Monday, January 28, 2008

Justice League/Justice League Unlimited Re-Watch

After a month, I've finished re-watching all four seasons of the Justice League/Justice League Unlimited animated show on DVD. I thought it was outstanding when I saw it in first run on the Cartoon Network from 2001-2006, and after watching it all again my esteem for the show has only increased. It continues the tradition of quality that producer Bruce Timm began with Batman: The Animated Series and Superman: The Animated Series in the 1990s.

Anyone interested in writing superhero stories, or even action adventure stories in general, should watch this because it's some of the finest superhero storytelling in any medium, showcasing a good grasp of character development and especially relationship development (which a lot of live action non-genre shows could even learn from) without ever skimping on people in colorful costumes fighting bad guys. Good dialog, too, including a surprising amount of innuendo at times.

The first season plays it a little safe, but starting with the second season it takes on a bolder, more epic quality, culminating in the final two seasons when the League expands from seven members to over fifty, allowing for appearances from many different heroes, ranging from the well-known to the obscure.

Head writer Dwayne McDuffie deserves much of the credit for its development, and it also features episodes written by Warren Ellis, Gail Simone, Paul Dini, Darwyn Cooke, J. M. DeMatteis, and Geoff Johns, plus the story for one episode is credited to Jim Steranko and another is adapted from an Alan Moore story.

Best version of Green Lantern John Stewart? Here (voiced by Phil LaMarr). Best version of Hawkgirl? Here (voiced by Maria Canals). The romance of those two characters is particularly well written. Short of Christian Bale, Kevin Conroy may just be the best Batman (a character he began voicing in Batman: The Animated Series). Whenever I read a comic with the Flash (Wally West), the Martian Manhunter, or Wonder Woman in it, I can't help but hear the voices of Michael Rosenbaum, Carl Lumbly, and Susan Eisenberg. Fans were initially displeased by George Newbern's Superman, but I think he brings some attitude to the role of Kal-El and by the end of the fourth season it's hard to imagine another voice actor doing it so well.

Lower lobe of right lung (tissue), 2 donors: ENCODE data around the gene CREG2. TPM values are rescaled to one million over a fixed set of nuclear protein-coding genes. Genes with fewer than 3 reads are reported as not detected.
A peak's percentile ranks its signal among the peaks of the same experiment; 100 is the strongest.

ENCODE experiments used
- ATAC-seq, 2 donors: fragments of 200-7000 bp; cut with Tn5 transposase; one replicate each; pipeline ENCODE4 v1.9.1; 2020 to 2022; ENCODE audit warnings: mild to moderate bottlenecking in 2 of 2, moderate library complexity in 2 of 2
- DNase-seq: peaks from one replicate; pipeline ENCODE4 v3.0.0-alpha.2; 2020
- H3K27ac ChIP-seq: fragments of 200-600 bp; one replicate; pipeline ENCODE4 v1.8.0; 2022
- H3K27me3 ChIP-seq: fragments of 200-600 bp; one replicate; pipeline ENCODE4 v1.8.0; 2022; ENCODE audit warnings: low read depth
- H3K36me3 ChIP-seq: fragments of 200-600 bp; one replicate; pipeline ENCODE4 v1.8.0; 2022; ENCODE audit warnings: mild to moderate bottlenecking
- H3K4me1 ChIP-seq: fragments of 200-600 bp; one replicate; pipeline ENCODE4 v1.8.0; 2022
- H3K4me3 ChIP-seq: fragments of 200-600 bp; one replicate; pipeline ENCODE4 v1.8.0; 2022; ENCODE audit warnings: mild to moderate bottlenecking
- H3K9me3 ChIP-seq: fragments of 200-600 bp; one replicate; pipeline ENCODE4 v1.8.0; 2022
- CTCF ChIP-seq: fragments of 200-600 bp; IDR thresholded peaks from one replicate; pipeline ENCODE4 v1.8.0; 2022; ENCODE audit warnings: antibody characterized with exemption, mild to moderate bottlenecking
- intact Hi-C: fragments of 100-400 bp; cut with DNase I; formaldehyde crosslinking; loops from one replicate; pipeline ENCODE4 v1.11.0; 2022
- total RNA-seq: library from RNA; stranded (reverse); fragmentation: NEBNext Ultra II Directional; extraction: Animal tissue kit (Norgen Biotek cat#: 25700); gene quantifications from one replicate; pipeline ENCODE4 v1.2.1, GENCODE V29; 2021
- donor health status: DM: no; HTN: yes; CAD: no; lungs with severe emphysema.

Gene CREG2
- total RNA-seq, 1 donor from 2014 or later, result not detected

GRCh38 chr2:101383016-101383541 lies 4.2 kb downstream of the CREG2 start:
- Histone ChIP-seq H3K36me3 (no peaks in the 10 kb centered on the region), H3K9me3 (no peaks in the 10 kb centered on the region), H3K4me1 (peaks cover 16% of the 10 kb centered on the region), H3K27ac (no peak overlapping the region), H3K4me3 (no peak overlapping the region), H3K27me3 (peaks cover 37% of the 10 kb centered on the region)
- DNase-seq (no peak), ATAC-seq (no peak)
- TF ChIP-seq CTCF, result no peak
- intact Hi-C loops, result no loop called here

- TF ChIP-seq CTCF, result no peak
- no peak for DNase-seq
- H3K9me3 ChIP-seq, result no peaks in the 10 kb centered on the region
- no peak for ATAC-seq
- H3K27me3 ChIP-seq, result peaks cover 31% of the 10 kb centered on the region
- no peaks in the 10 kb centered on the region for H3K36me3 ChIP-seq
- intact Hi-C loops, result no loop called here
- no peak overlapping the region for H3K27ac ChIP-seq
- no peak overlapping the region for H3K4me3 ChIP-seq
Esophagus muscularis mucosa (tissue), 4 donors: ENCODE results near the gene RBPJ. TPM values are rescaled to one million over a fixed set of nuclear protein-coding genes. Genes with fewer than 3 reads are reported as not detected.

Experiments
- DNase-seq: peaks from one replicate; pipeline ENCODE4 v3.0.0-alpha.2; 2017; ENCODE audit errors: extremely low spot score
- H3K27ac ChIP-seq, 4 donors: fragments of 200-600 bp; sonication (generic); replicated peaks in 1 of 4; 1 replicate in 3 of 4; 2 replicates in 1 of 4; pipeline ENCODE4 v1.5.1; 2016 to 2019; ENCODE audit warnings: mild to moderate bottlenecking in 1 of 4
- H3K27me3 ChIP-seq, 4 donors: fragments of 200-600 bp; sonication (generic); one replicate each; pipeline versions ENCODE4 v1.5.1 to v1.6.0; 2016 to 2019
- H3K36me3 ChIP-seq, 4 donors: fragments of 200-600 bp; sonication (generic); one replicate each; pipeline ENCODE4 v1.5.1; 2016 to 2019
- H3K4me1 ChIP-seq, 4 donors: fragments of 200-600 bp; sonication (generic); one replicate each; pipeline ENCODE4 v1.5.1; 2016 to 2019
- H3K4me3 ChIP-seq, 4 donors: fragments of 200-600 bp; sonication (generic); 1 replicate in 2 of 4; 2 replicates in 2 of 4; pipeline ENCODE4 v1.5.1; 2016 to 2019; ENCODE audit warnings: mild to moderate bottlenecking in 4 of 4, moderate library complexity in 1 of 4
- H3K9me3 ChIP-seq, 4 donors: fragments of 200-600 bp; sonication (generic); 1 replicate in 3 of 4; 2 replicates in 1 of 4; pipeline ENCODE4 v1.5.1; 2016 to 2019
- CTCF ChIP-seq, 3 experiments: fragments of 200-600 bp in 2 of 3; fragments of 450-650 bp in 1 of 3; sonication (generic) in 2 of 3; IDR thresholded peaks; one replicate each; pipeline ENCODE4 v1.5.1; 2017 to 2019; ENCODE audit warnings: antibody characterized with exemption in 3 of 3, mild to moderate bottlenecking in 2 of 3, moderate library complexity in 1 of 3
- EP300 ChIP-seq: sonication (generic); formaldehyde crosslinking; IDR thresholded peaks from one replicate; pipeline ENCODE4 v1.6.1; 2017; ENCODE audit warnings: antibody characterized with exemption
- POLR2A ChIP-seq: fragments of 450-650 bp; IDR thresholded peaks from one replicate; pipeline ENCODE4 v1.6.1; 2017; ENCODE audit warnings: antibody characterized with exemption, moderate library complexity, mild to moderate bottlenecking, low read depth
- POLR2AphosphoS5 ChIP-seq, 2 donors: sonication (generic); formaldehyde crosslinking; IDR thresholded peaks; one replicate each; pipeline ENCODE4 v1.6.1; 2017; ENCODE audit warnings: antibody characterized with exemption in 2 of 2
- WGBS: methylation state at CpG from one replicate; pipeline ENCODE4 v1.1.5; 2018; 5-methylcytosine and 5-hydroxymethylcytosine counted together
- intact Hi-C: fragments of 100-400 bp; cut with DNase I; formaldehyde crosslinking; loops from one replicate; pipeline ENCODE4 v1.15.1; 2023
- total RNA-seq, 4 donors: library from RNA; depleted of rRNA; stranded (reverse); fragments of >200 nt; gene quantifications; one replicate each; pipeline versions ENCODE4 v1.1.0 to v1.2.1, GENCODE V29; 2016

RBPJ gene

The guest stars in the third and fourth seasons are a veritable Whedonverse reunion (Firefly in particular), with Nathan Fillion, Gina Torres, Adam Baldwin, Morena Baccarin, Amy Acker, Juliet Landau, and Alexis Denisof all voicing characters. Fillion as cowboy hero Vigilante is simply awesome, and he has a hilarious scene where he argues the merits of Dirty Harry with the Shining Knight.

The other guest stars over four seasons are no slouches, either, including Mark Hamill, Ben Browder, Ioan Gruffudd, Jeffrey Combs, Billy West, Robert Picardo, Lisa Edelstein, Ron Perlman, Michael Dorn, Michael Ironside, Oded Fehr, Robert Englund, Powers Boothe, Dennis Haysbert, Clancy Brown, Tom Sizemore, Eric Roberts, Patrick Duffy, Jeremy Piven, Fred Savage, Jerry O'Connell, Dennis Farina, Dakota Fanning, Michael York, Michael Jai White, Ed Asner, John Rhys-Davies, Lori Petty, Dana Delany, J. K. Simmons, CCH Pounder, Brad Garrett, Tim Matheson, Daniel Dae Kim, and Dick Miller.

The theme music is memorable, from the version used in the first two seasons to the one used in the final two, all set to beautifully drawn opening title sequences.

Much effort was put into making Justice League/Justice League Unlimited really good, from the writers to the voice cast, and it all pays off in a superbly entertaining animated show. It's a shame that it was canceled so soon, when it still had stories left to tell.

Next up: I'm going to re-watch the entire runs of Buffy the Vampire Slayer and Angel on DVD.